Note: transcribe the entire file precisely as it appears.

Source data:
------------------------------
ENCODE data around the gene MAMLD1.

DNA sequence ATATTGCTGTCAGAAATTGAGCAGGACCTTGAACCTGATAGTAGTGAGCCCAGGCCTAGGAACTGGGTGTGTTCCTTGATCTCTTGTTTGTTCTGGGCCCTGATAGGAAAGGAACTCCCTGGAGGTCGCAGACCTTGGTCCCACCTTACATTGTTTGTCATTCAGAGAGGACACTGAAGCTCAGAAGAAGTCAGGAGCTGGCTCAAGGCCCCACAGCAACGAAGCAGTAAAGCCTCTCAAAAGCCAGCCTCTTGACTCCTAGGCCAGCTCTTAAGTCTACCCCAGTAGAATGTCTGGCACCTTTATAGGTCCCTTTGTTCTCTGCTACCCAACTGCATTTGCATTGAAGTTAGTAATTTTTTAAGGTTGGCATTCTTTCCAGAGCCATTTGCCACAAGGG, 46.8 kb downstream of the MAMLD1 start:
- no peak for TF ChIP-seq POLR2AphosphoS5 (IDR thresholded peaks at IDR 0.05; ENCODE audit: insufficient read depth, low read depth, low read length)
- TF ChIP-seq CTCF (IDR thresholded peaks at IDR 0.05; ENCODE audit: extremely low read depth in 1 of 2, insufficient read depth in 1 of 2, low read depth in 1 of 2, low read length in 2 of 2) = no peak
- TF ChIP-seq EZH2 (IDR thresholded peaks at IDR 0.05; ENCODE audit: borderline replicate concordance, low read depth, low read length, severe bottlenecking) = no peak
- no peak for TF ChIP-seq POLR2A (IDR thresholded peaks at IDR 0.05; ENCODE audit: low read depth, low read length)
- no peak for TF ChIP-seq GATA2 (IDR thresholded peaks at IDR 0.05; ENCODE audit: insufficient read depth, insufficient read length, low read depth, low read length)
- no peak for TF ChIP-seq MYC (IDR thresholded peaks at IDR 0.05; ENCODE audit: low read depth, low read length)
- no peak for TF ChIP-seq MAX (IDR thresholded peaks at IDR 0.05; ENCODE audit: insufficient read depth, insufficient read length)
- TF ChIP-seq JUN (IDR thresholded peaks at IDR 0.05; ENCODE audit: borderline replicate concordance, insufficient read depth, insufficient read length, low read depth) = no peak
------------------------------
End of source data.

ENCODE data around the gene MAMLD1.

DNA sequence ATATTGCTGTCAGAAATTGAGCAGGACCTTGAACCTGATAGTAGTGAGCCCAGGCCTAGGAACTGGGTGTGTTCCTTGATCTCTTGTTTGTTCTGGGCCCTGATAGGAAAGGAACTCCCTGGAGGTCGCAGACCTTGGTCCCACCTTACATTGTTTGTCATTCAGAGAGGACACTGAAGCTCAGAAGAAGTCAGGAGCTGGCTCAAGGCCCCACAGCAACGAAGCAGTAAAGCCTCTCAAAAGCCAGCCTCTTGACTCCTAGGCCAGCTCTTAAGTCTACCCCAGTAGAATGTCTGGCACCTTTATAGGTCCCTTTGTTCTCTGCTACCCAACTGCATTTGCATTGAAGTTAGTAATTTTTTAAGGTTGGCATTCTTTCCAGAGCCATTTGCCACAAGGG, 46.8 kb downstream of the MAMLD1 start:
- no peak for TF ChIP-seq POLR2AphosphoS5 (IDR thresholded peaks at IDR 0.05; ENCODE audit: insufficient read depth, low read depth, low read length)
- TF ChIP-seq CTCF (IDR thresholded peaks at IDR 0.05; ENCODE audit: extremely low read depth in 1 of 2, insufficient read depth in 1 of 2, low read depth in 1 of 2, low read length in 2 of 2) = no peak
- TF ChIP-seq EZH2 (IDR thresholded peaks at IDR 0.05; ENCODE audit: borderline replicate concordance, low read depth, low read length, severe bottlenecking) = no peak
- no peak for TF ChIP-seq POLR2A (IDR thresholded peaks at IDR 0.05; ENCODE audit: low read depth, low read length)
- no peak for TF ChIP-seq GATA2 (IDR thresholded peaks at IDR 0.05; ENCODE audit: insufficient read depth, insufficient read length, low read depth, low read length)
- no peak for TF ChIP-seq MYC (IDR thresholded peaks at IDR 0.05; ENCODE audit: low read depth, low read length)
- no peak for TF ChIP-seq MAX (IDR thresholded peaks at IDR 0.05; ENCODE audit: insufficient read depth, insufficient read length)
- TF ChIP-seq JUN (IDR thresholded peaks at IDR 0.05; ENCODE audit: borderline replicate concordance, insufficient read depth, insufficient read length, low read depth) = no peak